The second characteristic needed for a team to create a Net Zero building is the ability to quickly, efficiently and accurately test ideas and analyze energy efficiency concepts. These capabilities allow for ideas that are generated during brainstorming to be tested for validity. This occurs through energy, thermal comfort, daylighting and other types of analyses. Whether it’s understanding the reduction of a chiller size by evaluating multiple window types, or estimating the energy usage of the building by applying different mechanical systems, M.E. GROUP has a robust analysis team that is proficient at testing design ideas. Without proficiency in modeling, and the ability to compare one idea to another, the design team would ultimately be guessing. M.E. GROUP provides the entire design and construction team with the ability to extensively test and implement energy-saving strategies on buildings. This process must be iterative, though. A back and forth between the analysis team and the design team is imperative to implementing a design that can achieve Net Zero. Wold and M.E. GROUP have great experience collaborating and testing ideas with M.E. GROUP’s design and analysis team.

 

 

This figure shows the Preferred Model of Lighting, Loads, Daylighting, and Energy.

Finally, the entire design team must be technical experts and experienced at implementing Net Zero architectural and MEP systems. The systems required to meet Net Zero goals are far more complicated than systems that conform to typical building standards. Net Zero projects require greater care given to thermal envelope details and construction, more complex mechanical and electrical systems, thorough selection and prudent placement of glazing, integrated controls, and the list goes on. If the entire team lacks expertise in all of these areas, the design will not be able to reach its goal. The joint team of M.E. GROUP and Wold have extensive knowledge and experience working together on K-12 education projects that aspire to achieve aggressive energy goals.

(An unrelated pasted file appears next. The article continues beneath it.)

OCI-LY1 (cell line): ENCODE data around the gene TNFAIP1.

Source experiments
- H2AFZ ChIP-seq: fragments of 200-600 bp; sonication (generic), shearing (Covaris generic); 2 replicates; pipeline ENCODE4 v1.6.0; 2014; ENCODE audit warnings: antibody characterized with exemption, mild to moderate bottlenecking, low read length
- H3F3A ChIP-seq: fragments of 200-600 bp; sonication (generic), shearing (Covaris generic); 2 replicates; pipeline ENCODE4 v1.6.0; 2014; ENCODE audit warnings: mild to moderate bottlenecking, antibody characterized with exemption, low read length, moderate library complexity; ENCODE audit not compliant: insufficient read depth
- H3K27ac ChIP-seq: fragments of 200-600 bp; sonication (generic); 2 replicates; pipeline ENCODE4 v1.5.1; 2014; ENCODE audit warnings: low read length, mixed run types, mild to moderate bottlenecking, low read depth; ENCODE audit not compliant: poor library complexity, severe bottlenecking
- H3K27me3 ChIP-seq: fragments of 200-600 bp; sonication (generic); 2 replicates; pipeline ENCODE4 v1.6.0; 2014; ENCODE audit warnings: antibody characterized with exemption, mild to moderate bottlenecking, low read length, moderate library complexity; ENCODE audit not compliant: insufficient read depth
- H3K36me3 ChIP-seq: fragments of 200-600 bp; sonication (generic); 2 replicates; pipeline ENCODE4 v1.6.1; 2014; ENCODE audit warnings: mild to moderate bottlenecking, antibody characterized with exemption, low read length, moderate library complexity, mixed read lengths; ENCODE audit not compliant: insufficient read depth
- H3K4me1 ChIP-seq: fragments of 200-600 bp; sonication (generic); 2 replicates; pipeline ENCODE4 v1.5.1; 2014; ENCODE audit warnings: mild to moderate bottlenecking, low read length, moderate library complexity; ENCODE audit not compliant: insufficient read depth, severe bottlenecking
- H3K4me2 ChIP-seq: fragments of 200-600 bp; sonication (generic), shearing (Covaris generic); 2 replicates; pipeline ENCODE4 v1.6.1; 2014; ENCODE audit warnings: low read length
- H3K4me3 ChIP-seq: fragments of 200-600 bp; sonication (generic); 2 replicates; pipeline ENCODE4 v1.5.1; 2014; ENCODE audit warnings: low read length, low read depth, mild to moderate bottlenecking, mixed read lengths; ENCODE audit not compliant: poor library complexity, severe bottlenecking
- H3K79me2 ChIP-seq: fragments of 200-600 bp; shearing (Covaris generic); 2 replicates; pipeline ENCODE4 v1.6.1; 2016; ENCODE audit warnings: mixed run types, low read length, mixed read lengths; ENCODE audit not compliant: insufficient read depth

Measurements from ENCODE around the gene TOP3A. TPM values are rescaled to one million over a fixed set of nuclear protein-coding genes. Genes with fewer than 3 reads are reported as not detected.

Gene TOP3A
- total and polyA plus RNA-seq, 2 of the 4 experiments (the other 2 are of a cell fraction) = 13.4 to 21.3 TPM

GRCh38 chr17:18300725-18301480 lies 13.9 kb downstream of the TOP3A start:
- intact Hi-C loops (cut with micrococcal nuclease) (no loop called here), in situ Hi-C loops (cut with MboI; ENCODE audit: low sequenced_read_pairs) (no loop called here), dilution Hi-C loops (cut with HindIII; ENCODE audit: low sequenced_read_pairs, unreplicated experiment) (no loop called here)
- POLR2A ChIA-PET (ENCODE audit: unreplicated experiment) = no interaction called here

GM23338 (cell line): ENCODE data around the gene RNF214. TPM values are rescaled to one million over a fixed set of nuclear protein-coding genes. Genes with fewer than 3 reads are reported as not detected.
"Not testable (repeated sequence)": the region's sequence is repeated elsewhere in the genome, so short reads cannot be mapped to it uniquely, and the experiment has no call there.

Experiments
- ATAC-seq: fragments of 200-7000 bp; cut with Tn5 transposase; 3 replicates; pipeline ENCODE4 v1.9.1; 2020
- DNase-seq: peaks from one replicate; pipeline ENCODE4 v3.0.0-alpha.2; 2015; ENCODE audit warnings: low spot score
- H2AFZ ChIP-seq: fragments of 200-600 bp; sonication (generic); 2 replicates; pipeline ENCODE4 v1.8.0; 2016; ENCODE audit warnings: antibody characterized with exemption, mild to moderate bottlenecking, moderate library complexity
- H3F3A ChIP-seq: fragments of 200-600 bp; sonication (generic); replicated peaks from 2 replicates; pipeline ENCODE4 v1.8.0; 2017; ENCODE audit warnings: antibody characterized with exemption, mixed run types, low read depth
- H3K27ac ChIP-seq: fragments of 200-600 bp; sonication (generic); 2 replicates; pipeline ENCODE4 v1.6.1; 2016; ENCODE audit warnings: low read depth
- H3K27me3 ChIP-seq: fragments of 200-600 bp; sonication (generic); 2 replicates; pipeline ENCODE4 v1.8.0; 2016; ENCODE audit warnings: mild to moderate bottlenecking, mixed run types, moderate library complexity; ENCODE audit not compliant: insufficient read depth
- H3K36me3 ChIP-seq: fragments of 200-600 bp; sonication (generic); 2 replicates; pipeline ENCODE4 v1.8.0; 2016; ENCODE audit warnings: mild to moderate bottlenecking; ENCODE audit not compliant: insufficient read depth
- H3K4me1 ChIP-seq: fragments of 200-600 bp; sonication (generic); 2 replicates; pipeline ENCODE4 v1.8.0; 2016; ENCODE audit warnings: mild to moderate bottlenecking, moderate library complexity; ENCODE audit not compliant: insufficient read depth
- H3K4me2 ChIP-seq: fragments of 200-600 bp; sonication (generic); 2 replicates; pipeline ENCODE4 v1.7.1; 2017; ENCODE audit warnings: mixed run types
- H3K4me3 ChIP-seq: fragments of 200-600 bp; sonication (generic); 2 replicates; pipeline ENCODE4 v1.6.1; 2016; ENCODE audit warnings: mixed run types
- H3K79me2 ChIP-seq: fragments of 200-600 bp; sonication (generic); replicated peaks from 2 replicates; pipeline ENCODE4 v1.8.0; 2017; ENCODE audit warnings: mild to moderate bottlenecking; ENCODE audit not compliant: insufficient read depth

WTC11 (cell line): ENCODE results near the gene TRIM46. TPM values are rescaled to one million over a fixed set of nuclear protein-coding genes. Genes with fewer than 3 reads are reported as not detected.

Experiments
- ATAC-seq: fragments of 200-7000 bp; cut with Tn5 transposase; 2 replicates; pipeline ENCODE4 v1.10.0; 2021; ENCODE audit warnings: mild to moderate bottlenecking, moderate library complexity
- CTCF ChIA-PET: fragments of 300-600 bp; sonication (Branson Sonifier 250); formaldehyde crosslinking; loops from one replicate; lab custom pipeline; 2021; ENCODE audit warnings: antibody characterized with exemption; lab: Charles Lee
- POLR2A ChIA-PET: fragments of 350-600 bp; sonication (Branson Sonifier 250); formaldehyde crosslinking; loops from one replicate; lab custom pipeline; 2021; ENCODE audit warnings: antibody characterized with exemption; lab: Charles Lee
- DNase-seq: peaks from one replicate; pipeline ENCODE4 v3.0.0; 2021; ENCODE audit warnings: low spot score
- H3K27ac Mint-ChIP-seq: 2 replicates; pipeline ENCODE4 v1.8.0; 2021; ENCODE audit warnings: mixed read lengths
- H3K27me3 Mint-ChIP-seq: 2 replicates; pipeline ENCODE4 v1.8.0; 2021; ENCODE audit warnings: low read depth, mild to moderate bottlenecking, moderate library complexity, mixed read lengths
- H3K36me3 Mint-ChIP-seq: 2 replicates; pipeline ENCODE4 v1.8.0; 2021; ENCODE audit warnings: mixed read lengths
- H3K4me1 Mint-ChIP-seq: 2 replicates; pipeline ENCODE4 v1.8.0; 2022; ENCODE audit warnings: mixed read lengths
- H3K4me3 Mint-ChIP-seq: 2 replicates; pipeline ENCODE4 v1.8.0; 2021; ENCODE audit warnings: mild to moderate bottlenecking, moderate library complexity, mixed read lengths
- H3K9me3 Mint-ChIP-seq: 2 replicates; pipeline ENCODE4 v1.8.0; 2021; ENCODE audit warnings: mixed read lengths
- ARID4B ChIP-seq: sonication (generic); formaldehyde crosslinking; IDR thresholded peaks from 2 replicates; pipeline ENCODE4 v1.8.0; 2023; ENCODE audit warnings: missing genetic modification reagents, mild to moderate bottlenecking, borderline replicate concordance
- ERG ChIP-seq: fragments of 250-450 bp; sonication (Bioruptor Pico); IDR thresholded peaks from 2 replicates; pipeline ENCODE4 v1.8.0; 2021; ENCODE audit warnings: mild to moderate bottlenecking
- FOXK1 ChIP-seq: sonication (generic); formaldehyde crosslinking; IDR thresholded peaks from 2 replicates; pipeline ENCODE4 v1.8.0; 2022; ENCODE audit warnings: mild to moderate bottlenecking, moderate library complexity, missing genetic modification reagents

The task of constructing a Net Zero school is a nearly impossible one without the right team. M.E. GROUP and Wold have a proven track record of successfully implementing energy-saving strategies for school districts across the state. Together our team had the characteristics necessary to design the Adams 12 Net Zero school. These traits are: establishing a strategy and diligently adhering to the plan, collaborating and testing energy-efficiency concepts, and following through with a design that is technically comprehensive.


Miles DakeMiles Dake, PE, AIA, LEED AP BD+C is the leader of M.E. GROUP’s Energy + Ecology Practice, as well as a Mechanical Engineer. As an integrated, 5- year member of our design team, Miles brings technical and innovative modeling solutions to enhance opportunities for project success. His multi-talented background gives him a depth of understanding that holistically improves project outcomes.

M.E. GROUP is a consulting engineering firm committed to Improving Life through a Better Built Environment. Practices include MEP Design, Energy + Ecology, Technology + Acoustics and Building Science